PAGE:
Concept of Curves in Economy– A curve is a graphical representation of how a particular quantity whether it is growth, supply, or demand alters over a period of time. They are generally used in the statistical analysis in order to determine the type of pattern for that quantity.
The shape of the curve creates a big difference in determining the current and upcoming scenario for that quantity. As we all knew that a recession is upon us due to the COVID-19 crisis and it spiked the unemployment rate as well as adversely affected the monetary and fiscal policies of the Government and the researchers believe that the upcoming economic data will be shocking.
Each historical recession and recovery had a unique component such as inflation, strategic failures, or any other issue and each cycle had a common characteristic such as money and fiscal tactics.
The few unique patterns/cycles were:
U- Shaped curve– Simon Kuznets put forward the hypothesis that the relationship between per capita national income and the degree of inequality in income distribution which may be in the form of inverted U shaped. According to Kuznets inverted U-hypothesis as per capita, the national income of a country increases in the initial stage of growth, and after reaching the highest point in the middle of growing the income inequality falls.
V-Shaped curve– It is a type of economic recession and recovery which creates a V-shaped pattern, in this the economy deals with sharp economic decline but with quick economic recovery. As the recession of 1953 in the U.S is a clear example of a V-shaped curve.
Countries normally experience a decrease in their economic growth every few years and when the growth decreases continuously for 6 months then it is considered as a recession. However, when the economy drops more frequently and lasts for a year it is called depression.
L- Shaped curve– It is another economic recession and recovery cycle in this there is a rapid decline in the growth and then followed by slow growth and sometimes it becomes stagnant. When referring to recessions and the period of recovery that follows, Economists often refer to the general shape in analyzing the measures of the economic conditions. Employment rate, GDP, Industrial output indicates the current state of the economy and in L- shaped curve recession recovery can take much longer time as compared to other patterns.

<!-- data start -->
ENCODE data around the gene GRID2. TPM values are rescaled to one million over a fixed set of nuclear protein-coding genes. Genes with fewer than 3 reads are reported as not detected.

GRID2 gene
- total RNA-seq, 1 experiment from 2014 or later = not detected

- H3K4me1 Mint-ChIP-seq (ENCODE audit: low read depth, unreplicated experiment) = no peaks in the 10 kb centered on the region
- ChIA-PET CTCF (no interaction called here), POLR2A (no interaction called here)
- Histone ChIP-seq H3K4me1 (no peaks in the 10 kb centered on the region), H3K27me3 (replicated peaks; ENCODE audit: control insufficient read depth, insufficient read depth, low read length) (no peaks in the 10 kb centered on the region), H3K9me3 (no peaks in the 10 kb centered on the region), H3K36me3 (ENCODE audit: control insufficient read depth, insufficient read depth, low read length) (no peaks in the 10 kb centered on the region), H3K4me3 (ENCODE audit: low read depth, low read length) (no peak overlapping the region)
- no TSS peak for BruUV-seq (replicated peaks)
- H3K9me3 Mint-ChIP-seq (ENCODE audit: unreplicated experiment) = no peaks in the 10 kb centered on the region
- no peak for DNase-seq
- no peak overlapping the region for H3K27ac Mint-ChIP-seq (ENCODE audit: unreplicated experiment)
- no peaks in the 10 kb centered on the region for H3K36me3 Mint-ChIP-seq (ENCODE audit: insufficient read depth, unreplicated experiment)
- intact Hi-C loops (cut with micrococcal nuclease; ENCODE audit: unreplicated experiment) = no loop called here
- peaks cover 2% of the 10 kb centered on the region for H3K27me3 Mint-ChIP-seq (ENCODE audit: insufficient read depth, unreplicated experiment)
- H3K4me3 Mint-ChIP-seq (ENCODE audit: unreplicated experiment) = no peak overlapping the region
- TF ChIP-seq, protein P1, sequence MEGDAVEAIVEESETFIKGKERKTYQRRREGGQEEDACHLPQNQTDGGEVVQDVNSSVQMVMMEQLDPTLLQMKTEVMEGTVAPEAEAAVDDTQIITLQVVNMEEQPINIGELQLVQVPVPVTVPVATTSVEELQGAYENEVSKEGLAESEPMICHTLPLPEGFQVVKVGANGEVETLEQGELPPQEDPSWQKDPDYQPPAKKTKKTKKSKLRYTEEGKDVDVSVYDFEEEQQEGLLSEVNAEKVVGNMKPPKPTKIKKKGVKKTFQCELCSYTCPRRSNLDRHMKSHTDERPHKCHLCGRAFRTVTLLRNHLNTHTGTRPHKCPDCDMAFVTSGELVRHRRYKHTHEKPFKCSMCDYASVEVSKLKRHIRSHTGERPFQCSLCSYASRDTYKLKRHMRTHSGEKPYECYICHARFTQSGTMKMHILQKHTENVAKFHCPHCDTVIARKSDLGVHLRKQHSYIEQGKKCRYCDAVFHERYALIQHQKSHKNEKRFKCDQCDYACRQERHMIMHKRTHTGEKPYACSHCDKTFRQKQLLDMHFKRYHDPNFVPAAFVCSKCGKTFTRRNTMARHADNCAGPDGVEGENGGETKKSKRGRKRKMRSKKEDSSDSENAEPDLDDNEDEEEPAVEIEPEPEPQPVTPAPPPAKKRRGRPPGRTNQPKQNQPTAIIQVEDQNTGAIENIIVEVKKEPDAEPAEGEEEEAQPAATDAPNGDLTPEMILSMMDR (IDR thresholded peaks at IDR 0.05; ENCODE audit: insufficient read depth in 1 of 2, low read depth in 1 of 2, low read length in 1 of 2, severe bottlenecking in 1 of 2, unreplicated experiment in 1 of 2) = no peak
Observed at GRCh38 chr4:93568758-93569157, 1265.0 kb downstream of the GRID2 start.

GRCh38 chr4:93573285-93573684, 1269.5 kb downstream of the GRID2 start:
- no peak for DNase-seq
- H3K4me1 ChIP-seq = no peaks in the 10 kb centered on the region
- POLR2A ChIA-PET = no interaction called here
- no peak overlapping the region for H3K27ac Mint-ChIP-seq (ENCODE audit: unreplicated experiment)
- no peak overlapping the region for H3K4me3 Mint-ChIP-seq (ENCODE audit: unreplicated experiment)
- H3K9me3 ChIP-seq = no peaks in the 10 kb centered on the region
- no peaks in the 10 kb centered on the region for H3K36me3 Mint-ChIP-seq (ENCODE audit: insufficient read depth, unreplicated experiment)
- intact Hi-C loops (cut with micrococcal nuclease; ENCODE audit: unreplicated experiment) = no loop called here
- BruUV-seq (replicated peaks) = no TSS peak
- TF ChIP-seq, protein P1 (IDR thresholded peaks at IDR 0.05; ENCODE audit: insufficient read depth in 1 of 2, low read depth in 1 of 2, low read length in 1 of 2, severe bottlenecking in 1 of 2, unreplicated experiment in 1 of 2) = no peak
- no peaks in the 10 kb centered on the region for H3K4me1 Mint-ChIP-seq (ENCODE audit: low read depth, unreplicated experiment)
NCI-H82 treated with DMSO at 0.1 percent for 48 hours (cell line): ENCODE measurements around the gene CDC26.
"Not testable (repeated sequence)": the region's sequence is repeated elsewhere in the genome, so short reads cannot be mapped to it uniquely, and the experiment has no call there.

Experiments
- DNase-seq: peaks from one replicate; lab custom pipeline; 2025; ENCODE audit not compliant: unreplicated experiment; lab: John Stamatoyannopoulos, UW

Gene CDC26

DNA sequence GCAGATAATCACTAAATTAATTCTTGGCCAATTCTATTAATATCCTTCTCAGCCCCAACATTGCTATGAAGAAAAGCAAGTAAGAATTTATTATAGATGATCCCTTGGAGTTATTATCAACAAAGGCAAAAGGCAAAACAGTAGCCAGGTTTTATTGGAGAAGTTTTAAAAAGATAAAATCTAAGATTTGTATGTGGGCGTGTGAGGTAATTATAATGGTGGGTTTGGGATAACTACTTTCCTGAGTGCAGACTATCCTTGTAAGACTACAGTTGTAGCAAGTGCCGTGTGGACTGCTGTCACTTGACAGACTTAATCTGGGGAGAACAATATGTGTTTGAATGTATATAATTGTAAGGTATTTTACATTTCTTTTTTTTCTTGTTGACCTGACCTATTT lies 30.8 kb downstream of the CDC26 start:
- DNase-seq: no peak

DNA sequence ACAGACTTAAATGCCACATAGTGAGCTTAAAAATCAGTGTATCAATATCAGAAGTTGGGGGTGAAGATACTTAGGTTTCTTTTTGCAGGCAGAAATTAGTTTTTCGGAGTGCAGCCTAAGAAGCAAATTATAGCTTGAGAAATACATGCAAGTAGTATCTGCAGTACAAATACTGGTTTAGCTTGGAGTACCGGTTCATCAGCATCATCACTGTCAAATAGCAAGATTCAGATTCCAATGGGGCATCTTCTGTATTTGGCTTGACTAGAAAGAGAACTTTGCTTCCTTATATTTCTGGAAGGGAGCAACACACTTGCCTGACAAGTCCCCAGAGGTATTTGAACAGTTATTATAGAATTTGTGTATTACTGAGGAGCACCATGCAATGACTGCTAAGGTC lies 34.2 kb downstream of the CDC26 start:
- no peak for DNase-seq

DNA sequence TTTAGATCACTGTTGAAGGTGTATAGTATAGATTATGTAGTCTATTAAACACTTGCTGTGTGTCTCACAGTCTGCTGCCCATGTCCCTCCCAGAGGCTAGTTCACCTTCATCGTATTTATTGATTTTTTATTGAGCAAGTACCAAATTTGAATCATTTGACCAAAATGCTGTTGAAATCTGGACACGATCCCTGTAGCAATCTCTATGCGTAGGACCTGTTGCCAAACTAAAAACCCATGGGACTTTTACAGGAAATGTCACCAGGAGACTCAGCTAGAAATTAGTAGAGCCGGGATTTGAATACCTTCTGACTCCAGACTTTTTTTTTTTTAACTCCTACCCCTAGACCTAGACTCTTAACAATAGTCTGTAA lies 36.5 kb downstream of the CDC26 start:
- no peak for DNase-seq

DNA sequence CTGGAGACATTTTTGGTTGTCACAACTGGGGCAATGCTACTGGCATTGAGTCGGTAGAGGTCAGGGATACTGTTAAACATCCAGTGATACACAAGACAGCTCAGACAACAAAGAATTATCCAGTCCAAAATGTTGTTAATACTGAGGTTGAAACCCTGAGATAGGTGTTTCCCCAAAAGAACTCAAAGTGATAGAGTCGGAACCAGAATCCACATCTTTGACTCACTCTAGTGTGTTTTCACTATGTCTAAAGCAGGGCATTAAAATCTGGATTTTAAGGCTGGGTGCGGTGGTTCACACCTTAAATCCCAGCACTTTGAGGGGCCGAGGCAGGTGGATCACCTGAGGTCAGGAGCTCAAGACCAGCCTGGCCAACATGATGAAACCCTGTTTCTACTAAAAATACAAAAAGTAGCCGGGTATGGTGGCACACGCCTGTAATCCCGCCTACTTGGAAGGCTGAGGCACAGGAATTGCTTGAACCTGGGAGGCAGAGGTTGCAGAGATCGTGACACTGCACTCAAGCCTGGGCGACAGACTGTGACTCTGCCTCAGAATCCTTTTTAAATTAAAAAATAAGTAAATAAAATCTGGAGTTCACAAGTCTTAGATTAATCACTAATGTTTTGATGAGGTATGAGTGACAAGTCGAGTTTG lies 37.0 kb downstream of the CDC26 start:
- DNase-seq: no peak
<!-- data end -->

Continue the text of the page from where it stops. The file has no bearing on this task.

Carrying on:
W- shaped curve– It involves the sharp decline in the rate followed by a sharp rise in recovery but again it will be followed by a sharp decline by ending with the sharp economic rise and the cycle continues until the effective measures were not implemented.
A W-shaped recession begins like a V-shaped but the cycle continues and thus a pattern like W is formed and it is also called a double-dip recession.
Many economists are hoping for V-shaped recovery because when this outbreak will end, then customers will return immediately and the employees will do their work with higher efficiency. Like at present Netflix is on V-shaped recovery.
For the majority of the companies, it will take a period of time for their customers to return and all this stuff will be normal again. Customers may shift their priorities and taste for products or services. The U- shaped recovery will be implemented on the majority of the companies like at present Home Depot seems to be on U- shaped recovery.
For some sectors/companies, their recovery pattern will be L- shaped because their business is totally washed away. The majority of the hotel companies might suffer from this and at present Royal, Caribbean is having this type of curve.
We think that there are few things which need to be developed more so there is much possibility that the investors will look in these sectors like
Also Read– Why You Need A Budget?
The RBI Governor expects that there will be a V-shaped recovery of the India’s economy in 2021-2022 as projected by IMF.
By quoting the IMF’s projection of 1.9% growth for India in the current fiscal year, he said that India is among the handful of countries which will proceed to a positive side of the growth and this rate is the highest in G-20 countries as estimated by IMF.
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